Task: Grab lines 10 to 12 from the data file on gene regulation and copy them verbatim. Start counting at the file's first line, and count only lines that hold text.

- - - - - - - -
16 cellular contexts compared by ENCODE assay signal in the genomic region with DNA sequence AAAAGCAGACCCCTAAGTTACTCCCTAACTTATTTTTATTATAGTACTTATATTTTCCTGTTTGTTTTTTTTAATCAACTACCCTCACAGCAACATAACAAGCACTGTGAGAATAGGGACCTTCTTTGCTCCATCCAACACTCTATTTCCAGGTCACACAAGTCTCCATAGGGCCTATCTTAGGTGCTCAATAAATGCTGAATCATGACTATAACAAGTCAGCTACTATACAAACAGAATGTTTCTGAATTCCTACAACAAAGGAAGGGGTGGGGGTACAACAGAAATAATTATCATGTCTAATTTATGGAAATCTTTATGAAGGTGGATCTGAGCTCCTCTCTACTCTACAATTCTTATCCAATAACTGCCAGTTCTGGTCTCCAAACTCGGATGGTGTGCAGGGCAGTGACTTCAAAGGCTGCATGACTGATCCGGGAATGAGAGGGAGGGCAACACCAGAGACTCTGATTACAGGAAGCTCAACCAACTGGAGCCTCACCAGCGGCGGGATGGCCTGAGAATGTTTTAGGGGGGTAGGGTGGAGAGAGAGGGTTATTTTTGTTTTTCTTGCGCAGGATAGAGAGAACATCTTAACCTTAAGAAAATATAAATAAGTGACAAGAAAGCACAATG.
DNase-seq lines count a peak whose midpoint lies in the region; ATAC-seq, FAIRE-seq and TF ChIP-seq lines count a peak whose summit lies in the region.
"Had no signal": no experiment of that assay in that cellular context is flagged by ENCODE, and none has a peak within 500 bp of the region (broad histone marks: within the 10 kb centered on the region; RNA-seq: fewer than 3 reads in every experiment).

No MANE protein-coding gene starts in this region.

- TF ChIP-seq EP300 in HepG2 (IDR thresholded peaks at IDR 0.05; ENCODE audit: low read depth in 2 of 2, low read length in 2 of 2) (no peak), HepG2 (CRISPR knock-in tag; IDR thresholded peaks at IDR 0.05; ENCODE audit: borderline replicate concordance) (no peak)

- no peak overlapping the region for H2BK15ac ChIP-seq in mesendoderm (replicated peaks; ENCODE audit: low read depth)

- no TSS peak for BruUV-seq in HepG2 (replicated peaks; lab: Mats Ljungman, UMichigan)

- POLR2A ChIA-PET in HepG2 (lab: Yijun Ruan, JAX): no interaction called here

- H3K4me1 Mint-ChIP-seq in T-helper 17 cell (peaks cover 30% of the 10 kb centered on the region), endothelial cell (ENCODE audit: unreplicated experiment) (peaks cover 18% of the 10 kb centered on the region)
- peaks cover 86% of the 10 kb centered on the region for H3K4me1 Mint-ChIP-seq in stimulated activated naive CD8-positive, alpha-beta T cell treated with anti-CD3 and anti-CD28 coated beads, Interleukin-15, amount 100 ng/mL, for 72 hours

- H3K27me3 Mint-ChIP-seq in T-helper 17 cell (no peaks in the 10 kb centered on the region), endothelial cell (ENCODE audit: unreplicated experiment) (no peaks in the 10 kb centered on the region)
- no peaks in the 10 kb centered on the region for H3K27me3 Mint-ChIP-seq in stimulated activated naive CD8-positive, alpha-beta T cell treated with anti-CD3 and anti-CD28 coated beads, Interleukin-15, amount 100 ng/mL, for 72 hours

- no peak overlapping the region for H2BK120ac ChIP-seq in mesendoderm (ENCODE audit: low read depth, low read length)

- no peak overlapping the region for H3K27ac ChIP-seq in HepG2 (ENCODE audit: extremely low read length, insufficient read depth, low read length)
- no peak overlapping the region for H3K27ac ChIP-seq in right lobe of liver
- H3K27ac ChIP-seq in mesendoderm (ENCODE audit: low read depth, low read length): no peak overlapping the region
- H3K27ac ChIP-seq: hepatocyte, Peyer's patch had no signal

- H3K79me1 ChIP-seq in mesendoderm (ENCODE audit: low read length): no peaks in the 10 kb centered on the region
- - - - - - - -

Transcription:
- peaks cover 86% of the 10 kb centered on the region for H3K4me1 Mint-ChIP-seq in stimulated activated naive CD8-positive, alpha-beta T cell treated with anti-CD3 and anti-CD28 coated beads, Interleukin-15, amount 100 ng/mL, for 72 hours

- H3K27me3 Mint-ChIP-seq in T-helper 17 cell (no peaks in the 10 kb centered on the region), endothelial cell (ENCODE audit: unreplicated experiment) (no peaks in the 10 kb centered on the region)
- no peaks in the 10 kb centered on the region for H3K27me3 Mint-ChIP-seq in stimulated activated naive CD8-positive, alpha-beta T cell treated with anti-CD3 and anti-CD28 coated beads, Interleukin-15, amount 100 ng/mL, for 72 hours